• ###### Filip Hermanscommented on "Pandigital Sequence" kata

I added an extra line in the rules for this

• ###### aj_andrewcreated a suggestion for "Pandigital Sequence" kata

This could just be me, but I was somewhat confused by the description. It could be more clear that the goal is the next size pandigital numbers greater than offset. Perhaps that was obvious to others and I was just being dense!

Anyways, fun problem!

• ###### Filip Hermanscommented on "Price War" kata

You're absolutely right, (I messed up the numbers myself)
Should be better now

thanks

• ###### ZED.CWTcreated an issue for "Price War" kata
``````Returned price doesn't match expected value.
``````

It does not help to debug
Please use `assertEquals([message ,]expected, actual)` instead of `assertTrue...`

• ###### ZED.CWTcommented on "Price War" kata

Ah, that's a lot easier to understand, i misunderstood that you is a shop owner or some that buys from suppilers and sells to demands...
From the desc there is

``````using 14.84 would give following results
supply sequence [ [750, 14.75], [650, 14.84], [850, 14.85] ]
and a revenue of 14.84 * 250 = 3710
``````

Shouldn't it be `a revenue of 14.84 * 0 = 0`
Because `the second buyer does'nt go over 14.50`?

• ###### Filip Hermanscommented on "Price War" kata

I extended the initial example in the kata with the same explanation to clarify.

thanks

• ###### Filip Hermansresolved a question on "Price War" kata

Hi,

Those details are described in the rules.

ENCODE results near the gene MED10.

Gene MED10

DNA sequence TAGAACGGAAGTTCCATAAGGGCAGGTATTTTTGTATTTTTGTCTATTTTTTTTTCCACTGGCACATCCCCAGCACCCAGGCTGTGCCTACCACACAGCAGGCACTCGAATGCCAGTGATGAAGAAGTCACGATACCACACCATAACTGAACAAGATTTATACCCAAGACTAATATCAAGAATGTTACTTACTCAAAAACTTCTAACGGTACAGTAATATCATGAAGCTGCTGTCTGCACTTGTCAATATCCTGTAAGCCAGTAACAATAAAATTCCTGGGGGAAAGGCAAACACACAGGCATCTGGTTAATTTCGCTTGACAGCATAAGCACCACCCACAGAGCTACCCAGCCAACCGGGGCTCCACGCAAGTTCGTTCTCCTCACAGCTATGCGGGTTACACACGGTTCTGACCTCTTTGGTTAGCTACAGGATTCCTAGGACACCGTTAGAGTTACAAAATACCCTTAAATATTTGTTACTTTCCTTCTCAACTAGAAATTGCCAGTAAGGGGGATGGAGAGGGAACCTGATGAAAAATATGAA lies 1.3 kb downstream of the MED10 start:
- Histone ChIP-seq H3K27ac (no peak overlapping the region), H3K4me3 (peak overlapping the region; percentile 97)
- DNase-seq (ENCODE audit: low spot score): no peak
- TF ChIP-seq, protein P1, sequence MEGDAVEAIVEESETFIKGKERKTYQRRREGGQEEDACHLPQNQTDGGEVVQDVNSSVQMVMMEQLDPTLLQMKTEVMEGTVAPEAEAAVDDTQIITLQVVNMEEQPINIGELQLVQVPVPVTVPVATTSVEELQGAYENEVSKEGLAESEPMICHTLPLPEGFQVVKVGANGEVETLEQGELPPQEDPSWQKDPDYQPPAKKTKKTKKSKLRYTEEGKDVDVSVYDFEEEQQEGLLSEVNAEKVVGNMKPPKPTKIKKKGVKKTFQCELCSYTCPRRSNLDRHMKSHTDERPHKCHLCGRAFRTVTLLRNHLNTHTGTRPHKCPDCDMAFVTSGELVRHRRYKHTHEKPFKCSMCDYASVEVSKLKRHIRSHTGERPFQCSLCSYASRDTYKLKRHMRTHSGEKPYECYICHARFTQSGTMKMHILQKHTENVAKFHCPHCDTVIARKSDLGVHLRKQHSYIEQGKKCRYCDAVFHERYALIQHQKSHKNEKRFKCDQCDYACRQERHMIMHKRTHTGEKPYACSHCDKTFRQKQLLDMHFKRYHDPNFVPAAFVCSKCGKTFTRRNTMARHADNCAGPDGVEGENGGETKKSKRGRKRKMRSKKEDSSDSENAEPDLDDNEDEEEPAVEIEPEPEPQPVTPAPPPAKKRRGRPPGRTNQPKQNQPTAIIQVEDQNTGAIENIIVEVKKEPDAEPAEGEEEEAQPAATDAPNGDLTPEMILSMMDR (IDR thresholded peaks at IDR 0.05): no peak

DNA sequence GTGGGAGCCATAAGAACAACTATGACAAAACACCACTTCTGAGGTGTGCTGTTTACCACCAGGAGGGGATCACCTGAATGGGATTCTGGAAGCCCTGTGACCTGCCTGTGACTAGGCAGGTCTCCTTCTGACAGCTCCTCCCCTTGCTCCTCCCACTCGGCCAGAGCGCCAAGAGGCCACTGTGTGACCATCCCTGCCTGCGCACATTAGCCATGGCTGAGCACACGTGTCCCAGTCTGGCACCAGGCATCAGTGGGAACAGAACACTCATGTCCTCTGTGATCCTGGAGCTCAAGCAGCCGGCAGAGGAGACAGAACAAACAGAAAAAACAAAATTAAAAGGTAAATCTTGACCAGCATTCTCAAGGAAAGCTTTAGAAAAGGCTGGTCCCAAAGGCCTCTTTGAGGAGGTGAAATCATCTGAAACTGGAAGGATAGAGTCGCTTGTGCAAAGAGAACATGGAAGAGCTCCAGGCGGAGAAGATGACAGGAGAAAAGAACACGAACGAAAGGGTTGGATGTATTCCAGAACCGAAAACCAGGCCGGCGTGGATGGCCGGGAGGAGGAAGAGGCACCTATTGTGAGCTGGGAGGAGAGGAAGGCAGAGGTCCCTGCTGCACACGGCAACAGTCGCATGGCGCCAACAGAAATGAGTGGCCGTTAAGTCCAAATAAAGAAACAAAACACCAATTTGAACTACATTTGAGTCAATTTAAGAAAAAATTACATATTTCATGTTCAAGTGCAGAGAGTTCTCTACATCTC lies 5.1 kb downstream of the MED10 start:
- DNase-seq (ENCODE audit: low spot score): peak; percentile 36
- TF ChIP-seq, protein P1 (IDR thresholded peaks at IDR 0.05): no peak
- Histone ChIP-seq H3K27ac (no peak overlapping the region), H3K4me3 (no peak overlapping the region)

The crucial part is following:
The demand is filled in the same sequence as set in the challenge (from left to right), the supply is used up from lowest price to highest.
The capacity of the supplier with the lowest price is used up for all demands, before the next is consumed.

Let's say you set a price of 19.19.
In the example this means first 2000 pieces are consumed from supplier with price 16.00.

After fulfilling supplier 1, following demand is remaining:
[ [100, 23.10], [888, 19.19], [3000, 11.8] ]

This is all consumed from the second supplier who has a capacity of 5000.

So if your price is 19.19 then no demand is left to fullfull.

Also the way you calculate your revenue is wrong.
It is the amount of your capacity sold for the price you set.
For 16.99 your revenue is 500 * 16.99 because all can be sold in that case.
For 19.19 your revenue is 0 * 19.19 because nobody want to buy from you.

Does that help?

• ###### ZED.CWTcreated a question for "Price War" kata

More detail is required on examples in the desc.
Like this one

``````Example 1 - supply > demand
+ demand = [ [1100, 25.13], [1000, 23.10], [888, 19.19], [3000, 11.8] ]
+ supply = [ [5000, 17], [2000, 16] ]
+ capacity = 500
+ => optimal price = 16.99
``````

So i guess

``````revenue = (16.99 - 16) * min(1100,500) + (16.99 - 16) * min(1000,500) + (16.99 - 16) * min(888,500)
= 0.99 * 500 + 0.99 * 500 + 0.99 * 500 = 1485
``````

Then why cant we set price at like 19.19, then we get

``````revenue = (19.19 - 16) * min(1100,500) + (19.19 - 16) * min(1000,500) + (19.19 - 16) * min(888,500)
= 4785
``````
• ###### Filip Hermansresolved an issue on "Pizza Slicer" kata

you're right
I will remove it

• ###### Filip Hermanscommented on "Pizza Slicer" kata

ok thanks, this is fixed

• ###### Filip Hermanscommented on "Pizza Slicer" kata

you're right, is fixed now thanks

• ###### ZED.CWTcreated an issue for "Pizza Slicer" kata

Sample Tests expect wrong results

``````BigInteger.valueOf(3), BigInteger.valueOf(4)), new BigInteger[]{BigInteger.valueOf(2), BigInteger.valueOf(4), BigInteger.valueOf(32)}

3/4 != 1/2 + 1/4 + 1/32

BigInteger.valueOf(4), BigInteger.valueOf(6)), new BigInteger[]{BigInteger.valueOf(2), BigInteger.valueOf(6), BigInteger.valueOf(72)}

4/6 != 1/2 + 1/6 + 1/72

``````
• ###### ZED.CWTcreated an issue for "Pizza Slicer" kata

Tests expect `BigInteger[]` but initial code is `public static List<BigInteger>`

Hi,

Ok thanks